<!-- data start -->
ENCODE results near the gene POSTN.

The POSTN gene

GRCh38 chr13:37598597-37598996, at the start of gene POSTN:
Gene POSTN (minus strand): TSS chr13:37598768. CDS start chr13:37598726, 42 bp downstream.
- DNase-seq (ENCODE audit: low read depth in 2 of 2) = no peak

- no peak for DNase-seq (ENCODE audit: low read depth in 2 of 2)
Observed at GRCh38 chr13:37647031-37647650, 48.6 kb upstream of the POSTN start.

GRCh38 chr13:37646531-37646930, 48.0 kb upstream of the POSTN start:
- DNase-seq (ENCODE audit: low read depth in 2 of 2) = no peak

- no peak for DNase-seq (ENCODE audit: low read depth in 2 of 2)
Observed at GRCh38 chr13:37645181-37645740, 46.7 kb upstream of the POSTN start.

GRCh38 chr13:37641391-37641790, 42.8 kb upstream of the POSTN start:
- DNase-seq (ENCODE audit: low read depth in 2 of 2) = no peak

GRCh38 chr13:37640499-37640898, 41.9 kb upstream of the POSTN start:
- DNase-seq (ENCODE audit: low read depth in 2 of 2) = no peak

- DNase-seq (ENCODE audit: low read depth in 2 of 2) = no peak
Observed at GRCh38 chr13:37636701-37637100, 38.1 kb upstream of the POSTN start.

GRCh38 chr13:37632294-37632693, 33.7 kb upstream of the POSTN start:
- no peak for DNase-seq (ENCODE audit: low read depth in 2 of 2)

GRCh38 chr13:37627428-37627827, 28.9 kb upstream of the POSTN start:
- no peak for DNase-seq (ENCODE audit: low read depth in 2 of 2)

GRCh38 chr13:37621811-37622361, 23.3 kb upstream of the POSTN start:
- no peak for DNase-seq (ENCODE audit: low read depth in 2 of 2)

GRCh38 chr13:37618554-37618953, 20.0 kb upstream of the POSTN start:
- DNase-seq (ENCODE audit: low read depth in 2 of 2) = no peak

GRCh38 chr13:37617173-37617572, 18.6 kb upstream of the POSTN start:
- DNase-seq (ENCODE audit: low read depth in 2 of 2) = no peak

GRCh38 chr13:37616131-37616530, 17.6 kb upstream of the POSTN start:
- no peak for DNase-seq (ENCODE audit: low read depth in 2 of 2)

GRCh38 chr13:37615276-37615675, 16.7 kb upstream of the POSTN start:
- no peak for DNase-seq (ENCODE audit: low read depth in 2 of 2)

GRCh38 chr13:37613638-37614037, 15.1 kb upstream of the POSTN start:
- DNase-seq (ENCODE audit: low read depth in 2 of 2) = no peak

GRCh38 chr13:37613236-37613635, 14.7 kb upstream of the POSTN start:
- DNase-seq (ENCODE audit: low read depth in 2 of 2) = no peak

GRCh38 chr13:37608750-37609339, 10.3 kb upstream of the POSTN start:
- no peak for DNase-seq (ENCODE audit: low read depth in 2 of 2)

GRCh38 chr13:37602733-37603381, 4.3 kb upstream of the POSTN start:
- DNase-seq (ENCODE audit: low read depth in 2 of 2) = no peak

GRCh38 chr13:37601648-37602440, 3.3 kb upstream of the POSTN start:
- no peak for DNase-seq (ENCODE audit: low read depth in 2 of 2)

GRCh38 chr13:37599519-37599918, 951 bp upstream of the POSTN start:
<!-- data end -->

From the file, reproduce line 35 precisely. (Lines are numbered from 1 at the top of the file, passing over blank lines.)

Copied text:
- DNase-seq (ENCODE audit: low read depth in 2 of 2) = no peak